Written: Story Critique 2

Written: Story Critique 2
January 29, 2016 No Comments » For Authors, Writing Advice Stephanie Ayers

Two weeks ago, I shared a snippet for the purpose of critique. Last week, I shared two of the comments and my process in accepting or rejecting them. Today, I share the final comment and my thought process as I apply it to my work.

geralt / Pixabay

Again, here are the questions I asked to guide the critique:

  1. Does the opening grab you and hook you right away?
  2. Do you “bond” with the characters in these few words?
  3. Are there any parts that take you out of the story?
  4. Too much or too little description?
  5. Does the cover make you want to pick up the book?
  6. Suggestions for improvement appreciated.

My friend and editor, Cyndi Lord, popped in and left a detailed critique. Her response:

Does the opening grab you and hook you right away?

Yes. It is intense.

Do you “bond” with the characters in these few words?

Yes, I did. It made me what to hug Mere.

Are there any parts that take you out of the story?

Any part that is overusing proper names and without a clear POV takes me out of the story. I am an author and editor, therefore, I read with a critical eye unintentionally.

Too much or too little description?

You did great with description. I do think in the opening, the blood stains under all the children repeatedly is unnecessary.

Does the cover make you want to pick up the book?

I love the cover. It is intriguing.

Suggestions for improvement appreciated.

The telling, rather than showing, and redundant word usage throws me off from being absorbed. I suggest that you restructure any sentence containing the words “as” and “which”.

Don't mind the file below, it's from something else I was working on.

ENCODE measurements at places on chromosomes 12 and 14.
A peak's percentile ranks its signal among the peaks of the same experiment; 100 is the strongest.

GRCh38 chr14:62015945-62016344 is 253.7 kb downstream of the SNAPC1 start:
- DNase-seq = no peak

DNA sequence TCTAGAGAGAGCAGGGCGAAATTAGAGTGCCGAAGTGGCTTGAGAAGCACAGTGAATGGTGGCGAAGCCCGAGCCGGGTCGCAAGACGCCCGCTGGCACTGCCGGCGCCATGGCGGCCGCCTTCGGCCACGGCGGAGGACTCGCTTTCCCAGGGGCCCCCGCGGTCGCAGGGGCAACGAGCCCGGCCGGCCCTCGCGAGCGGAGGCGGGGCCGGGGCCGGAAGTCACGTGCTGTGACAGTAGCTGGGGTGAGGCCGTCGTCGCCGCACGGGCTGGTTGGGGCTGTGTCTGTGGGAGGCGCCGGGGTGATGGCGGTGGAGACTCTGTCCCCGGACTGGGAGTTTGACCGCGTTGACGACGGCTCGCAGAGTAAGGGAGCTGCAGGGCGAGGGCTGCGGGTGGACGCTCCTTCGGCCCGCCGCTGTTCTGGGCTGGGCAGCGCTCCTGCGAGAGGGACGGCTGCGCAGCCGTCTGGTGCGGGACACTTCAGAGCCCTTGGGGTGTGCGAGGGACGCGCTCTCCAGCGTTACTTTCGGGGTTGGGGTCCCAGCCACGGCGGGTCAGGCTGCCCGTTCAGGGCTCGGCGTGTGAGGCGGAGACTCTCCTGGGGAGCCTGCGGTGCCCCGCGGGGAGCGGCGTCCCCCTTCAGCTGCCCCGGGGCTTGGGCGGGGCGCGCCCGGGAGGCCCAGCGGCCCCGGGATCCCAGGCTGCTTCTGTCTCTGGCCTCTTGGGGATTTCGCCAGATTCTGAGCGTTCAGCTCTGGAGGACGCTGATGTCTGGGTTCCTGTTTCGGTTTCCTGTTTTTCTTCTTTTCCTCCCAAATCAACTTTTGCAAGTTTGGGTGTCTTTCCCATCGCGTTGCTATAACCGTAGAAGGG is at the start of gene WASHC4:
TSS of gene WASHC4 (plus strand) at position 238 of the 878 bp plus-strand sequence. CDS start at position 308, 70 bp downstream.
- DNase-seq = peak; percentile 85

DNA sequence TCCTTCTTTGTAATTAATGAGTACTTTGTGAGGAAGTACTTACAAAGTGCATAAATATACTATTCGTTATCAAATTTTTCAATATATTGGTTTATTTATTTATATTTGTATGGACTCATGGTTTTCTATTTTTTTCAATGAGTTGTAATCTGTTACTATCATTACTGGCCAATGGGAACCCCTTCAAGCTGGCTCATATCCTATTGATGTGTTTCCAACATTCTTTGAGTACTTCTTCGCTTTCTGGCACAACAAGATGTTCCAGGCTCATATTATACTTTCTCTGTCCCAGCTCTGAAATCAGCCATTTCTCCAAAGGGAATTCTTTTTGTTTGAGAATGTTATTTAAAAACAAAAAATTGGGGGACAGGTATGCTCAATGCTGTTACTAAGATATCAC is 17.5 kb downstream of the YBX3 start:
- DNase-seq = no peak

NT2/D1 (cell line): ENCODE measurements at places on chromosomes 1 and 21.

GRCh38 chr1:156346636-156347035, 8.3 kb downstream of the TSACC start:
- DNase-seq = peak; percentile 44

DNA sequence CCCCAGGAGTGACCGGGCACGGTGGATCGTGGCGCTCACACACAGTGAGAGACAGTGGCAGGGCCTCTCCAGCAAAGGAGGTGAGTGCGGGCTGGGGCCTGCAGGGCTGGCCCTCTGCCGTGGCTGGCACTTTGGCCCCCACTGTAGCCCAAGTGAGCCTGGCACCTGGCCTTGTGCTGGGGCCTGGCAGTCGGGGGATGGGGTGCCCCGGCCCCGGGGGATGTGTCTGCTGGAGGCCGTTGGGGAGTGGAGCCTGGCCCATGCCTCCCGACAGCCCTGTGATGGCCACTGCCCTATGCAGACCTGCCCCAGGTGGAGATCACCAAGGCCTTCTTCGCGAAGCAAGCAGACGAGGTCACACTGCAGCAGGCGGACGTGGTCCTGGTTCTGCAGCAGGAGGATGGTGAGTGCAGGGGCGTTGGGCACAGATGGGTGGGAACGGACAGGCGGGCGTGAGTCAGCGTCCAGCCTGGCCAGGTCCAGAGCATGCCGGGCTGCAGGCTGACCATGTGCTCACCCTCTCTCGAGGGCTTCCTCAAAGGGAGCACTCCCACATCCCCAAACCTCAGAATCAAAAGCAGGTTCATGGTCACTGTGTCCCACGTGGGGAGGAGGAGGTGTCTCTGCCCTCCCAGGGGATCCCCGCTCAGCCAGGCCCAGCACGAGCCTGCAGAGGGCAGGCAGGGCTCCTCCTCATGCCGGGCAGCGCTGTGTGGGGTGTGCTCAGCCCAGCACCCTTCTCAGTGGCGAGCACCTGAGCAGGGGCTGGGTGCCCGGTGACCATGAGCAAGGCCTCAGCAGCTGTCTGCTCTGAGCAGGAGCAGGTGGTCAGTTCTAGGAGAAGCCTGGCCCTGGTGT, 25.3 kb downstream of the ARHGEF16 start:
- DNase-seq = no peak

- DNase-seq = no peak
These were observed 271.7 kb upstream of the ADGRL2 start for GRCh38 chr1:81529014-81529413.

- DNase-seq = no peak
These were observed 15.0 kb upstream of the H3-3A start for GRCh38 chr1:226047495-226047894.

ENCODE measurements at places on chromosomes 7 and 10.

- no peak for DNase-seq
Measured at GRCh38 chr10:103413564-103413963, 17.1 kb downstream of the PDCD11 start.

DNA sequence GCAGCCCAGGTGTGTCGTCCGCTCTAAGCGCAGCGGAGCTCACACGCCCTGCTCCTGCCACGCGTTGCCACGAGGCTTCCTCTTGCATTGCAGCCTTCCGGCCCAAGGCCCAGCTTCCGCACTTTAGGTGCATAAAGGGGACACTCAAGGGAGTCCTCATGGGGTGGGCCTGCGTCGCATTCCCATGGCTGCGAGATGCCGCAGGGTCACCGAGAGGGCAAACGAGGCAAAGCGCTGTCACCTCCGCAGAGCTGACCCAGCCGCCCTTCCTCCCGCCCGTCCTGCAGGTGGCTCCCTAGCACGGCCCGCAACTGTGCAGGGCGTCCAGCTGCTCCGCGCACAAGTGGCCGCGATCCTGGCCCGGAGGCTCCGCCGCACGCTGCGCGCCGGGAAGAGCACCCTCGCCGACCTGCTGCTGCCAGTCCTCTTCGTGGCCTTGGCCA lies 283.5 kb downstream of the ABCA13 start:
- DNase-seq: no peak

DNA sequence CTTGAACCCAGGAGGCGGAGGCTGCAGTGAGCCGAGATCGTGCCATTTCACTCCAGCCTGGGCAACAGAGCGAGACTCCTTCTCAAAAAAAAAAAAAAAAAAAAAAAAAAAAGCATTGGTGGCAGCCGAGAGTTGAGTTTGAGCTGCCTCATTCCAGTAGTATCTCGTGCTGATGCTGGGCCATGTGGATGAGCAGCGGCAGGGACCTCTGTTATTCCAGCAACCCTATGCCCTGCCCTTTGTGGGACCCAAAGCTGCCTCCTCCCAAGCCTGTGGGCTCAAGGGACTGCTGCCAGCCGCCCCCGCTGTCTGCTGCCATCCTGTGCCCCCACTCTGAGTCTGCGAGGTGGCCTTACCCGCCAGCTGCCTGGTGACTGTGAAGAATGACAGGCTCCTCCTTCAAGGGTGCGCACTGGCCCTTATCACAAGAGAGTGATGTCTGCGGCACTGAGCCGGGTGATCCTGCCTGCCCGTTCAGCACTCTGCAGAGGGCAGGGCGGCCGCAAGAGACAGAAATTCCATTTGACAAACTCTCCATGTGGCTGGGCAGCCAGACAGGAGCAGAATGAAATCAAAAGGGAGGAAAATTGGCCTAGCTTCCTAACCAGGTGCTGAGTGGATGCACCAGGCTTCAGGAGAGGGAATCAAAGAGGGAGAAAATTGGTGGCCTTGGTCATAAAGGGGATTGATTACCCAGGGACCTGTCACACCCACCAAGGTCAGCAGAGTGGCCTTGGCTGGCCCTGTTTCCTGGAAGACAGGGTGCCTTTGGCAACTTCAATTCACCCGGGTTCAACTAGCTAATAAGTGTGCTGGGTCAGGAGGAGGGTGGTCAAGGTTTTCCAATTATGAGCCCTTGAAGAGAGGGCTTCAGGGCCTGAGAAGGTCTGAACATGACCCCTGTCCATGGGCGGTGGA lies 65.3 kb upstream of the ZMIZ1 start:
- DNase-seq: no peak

Crisping up will help with flow. Here are examples of what I mean – “children on the neighborhood playground fell to the ground where they played,” Delete “where they played.”
I opened my eyes to dozens of faces staring down at me. Some had ugly looks on their faces, <- delete “on their faces” first, faces is an echo word, and where else woul they have “looks.”?
“The minutes ticked by on the clock” – delete “on the clock.”

Do you have a clear POV character? You seem to be in Mere’s, yet express what the therapist is thinking or feeling.

Your overuse of proper names in short paragraphs is distracting:

A frown creased Mere’s forehead. Della studied her client quietly. The minutes ticked by on the clock as silence overpowered the small office. Mere’s right hand gripped her left, and her thumb rubbed her palm absently. Mere had left the room mentally. <- Four Mere – also, when you change from one character to another, even for a sentence, you need a new paragraph.

Mere blinked. A tear escaped and fled to the floor. Mere ignored it. “I always wondered why I wasn’t good enough,” she whispered faintly. <- This is all Mere. Using “she” instead is fine.

Oh boy. I’m really glad she noted these things, because I am far from perfect. Like anything else, there is always room for improvement, especially when it comes to writing. So, lets take these one point at a time…

  1. Another yes on the opening. I think it is fairly safe to say at this point that everyone agrees I’ve managed a great opening. All my time spent watching cop and crime shows paid off. I have learned the essence of an intriguing opening thanks to the television.
  2. Another yay on the confirmation that I’ve developed my characters enough to make the reader care within the opening.